Hundreds of millions of people do not have access to clean water or energy or both, and demand for these resources is growing around the world. The World Bank’s Thirsty Energy Initiative is a program to help countries address these challenges by quantifying the trade-offs between energy production and water use, facilitating cross-sectoral planning, designing resource management tools and capacity building. For example, Project Tenorio in Mexico has a power plant purchasing water from a wastewater treatment plant to use for cooling, rather than using fresh water. This project has given the power plant a more reliable and affordable water supply while funding the wastewater plant, and has resulted in a reduction of groundwater extraction of at least 48 million cubic meters.
Climate Protection: Reduces carbon emissions by increasing efficiency and reducing waste in energy and water systems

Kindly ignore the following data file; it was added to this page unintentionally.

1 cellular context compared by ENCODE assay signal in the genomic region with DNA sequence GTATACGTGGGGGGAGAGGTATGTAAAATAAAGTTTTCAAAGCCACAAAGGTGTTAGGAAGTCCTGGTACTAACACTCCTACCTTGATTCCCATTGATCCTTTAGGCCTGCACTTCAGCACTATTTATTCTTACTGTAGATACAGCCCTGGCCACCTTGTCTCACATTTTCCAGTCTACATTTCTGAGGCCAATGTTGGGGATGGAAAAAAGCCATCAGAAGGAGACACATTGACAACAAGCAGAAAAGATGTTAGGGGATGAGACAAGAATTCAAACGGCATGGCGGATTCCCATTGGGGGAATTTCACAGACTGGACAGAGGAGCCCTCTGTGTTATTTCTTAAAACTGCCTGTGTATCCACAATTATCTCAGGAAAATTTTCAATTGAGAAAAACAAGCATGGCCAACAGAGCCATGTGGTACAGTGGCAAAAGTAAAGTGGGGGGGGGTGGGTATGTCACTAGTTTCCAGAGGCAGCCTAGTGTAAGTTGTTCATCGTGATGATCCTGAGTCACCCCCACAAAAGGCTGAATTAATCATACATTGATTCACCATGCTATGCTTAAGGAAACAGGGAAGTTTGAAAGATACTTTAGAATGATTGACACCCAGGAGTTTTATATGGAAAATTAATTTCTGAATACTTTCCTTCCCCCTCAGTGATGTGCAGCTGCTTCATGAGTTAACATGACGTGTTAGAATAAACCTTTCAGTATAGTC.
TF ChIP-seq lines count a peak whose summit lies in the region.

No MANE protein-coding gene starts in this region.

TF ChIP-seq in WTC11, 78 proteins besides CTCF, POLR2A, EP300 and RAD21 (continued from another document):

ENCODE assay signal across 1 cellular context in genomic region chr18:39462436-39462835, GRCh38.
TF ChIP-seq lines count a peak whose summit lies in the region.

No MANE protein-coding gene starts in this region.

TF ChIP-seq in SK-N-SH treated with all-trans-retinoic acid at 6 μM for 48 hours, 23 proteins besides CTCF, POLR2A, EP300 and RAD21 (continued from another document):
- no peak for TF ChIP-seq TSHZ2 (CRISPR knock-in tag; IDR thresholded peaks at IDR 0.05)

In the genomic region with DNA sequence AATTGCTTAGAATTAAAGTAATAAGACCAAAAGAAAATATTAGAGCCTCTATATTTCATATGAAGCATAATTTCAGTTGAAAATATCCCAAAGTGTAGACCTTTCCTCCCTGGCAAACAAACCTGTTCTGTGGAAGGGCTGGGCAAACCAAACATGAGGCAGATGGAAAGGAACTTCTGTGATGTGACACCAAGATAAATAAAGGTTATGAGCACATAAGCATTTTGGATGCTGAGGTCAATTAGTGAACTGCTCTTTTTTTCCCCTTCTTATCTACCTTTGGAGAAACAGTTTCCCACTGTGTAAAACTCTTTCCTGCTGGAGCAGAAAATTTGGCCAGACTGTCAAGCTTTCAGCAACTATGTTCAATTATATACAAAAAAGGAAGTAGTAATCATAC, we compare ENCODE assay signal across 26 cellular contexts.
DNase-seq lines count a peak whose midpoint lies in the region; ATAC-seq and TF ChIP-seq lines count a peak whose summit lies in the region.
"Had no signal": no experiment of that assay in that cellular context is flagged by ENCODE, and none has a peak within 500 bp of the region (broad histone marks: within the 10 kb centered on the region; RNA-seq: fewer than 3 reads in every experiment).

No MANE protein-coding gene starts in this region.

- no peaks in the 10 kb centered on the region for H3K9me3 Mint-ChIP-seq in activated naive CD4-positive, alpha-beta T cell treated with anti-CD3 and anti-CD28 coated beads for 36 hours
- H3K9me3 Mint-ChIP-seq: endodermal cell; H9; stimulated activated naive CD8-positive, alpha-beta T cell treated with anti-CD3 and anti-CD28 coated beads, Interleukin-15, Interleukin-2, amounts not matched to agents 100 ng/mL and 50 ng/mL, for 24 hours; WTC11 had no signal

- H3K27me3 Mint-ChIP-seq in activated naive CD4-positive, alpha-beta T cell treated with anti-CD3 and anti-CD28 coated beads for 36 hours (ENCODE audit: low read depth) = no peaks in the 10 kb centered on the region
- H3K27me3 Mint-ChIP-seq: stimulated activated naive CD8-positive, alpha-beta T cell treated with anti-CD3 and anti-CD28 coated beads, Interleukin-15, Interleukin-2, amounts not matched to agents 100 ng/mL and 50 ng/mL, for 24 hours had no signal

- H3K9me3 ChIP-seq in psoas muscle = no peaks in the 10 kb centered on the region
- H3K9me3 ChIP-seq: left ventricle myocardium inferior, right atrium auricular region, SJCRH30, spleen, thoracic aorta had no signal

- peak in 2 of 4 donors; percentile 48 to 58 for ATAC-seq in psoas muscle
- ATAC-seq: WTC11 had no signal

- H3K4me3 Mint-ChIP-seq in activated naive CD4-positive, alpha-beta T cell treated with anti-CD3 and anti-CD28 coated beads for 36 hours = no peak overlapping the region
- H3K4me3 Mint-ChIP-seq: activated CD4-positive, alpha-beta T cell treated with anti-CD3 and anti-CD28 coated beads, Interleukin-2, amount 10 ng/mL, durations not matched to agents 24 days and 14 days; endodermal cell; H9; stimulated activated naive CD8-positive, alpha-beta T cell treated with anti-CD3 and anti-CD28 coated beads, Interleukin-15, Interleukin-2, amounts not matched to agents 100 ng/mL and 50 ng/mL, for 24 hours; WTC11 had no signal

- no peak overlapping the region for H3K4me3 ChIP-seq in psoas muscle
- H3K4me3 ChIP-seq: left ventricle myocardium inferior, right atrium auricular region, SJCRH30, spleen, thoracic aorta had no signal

Energy & Mobility: Increases energy supply and reduces the risk of energy shortages caused by lack of water
Resilience: Improves sustainability of aquifers
Food & Water: Increases freshwater availability and provides a more secure energy and water supply for agriculture
Jobs & Assets: Saves money lost in inefficient systems and secures energy supply for commerce
This post is part of a series on examples of multisolving, or climate-smart policies that simultaneously work to mitigate climate change while providing co-benefits such as the ones described above. The multiple benefits analysis was done using the FLOWER framework.